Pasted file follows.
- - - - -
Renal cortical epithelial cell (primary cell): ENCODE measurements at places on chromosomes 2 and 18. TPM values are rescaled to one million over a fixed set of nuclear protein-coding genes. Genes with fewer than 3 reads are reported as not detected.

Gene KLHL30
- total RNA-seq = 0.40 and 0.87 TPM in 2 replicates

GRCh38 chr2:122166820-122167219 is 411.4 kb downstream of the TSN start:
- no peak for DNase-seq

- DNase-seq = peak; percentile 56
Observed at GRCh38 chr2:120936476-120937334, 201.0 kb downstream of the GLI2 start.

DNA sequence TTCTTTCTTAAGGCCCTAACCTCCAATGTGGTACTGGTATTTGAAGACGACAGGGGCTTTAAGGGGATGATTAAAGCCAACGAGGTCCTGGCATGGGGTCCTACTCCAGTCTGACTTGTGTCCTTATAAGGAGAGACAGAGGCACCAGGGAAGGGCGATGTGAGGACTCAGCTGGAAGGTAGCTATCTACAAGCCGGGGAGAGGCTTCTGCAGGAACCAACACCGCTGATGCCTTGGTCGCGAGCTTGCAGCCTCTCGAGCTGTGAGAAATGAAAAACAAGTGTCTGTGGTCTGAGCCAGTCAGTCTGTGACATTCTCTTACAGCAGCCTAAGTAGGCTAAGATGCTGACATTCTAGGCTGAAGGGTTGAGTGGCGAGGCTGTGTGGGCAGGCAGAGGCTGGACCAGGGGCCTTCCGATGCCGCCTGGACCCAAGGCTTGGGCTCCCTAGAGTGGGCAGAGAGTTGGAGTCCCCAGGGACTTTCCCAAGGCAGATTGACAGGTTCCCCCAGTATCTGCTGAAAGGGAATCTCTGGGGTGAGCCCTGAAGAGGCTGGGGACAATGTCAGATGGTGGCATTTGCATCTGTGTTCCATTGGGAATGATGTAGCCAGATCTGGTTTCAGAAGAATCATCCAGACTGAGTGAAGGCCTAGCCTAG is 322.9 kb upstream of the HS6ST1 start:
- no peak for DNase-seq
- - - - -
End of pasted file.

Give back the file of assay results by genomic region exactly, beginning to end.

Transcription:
Renal cortical epithelial cell (primary cell): ENCODE measurements at places on chromosomes 2 and 18. TPM values are rescaled to one million over a fixed set of nuclear protein-coding genes. Genes with fewer than 3 reads are reported as not detected.

Gene KLHL30
- total RNA-seq = 0.40 and 0.87 TPM in 2 replicates

GRCh38 chr2:122166820-122167219 is 411.4 kb downstream of the TSN start:
- no peak for DNase-seq

- DNase-seq = peak; percentile 56
Observed at GRCh38 chr2:120936476-120937334, 201.0 kb downstream of the GLI2 start.

DNA sequence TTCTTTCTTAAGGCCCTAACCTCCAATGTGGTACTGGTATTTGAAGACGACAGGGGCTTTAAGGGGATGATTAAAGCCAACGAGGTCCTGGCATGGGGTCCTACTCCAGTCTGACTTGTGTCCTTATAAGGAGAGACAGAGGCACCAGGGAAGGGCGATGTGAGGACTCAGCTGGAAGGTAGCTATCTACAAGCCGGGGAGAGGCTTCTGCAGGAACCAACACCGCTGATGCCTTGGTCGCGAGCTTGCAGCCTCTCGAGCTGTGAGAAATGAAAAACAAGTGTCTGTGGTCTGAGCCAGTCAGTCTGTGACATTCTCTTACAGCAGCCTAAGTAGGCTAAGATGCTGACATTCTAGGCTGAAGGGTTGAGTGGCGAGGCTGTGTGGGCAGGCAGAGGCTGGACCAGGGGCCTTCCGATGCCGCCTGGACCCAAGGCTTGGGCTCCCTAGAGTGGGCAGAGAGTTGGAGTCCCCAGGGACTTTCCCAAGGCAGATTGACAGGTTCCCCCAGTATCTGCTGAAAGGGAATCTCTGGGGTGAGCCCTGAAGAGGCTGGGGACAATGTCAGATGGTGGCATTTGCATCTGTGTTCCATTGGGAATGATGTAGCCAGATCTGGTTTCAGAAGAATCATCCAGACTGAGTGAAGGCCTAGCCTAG is 322.9 kb upstream of the HS6ST1 start:
- no peak for DNase-seq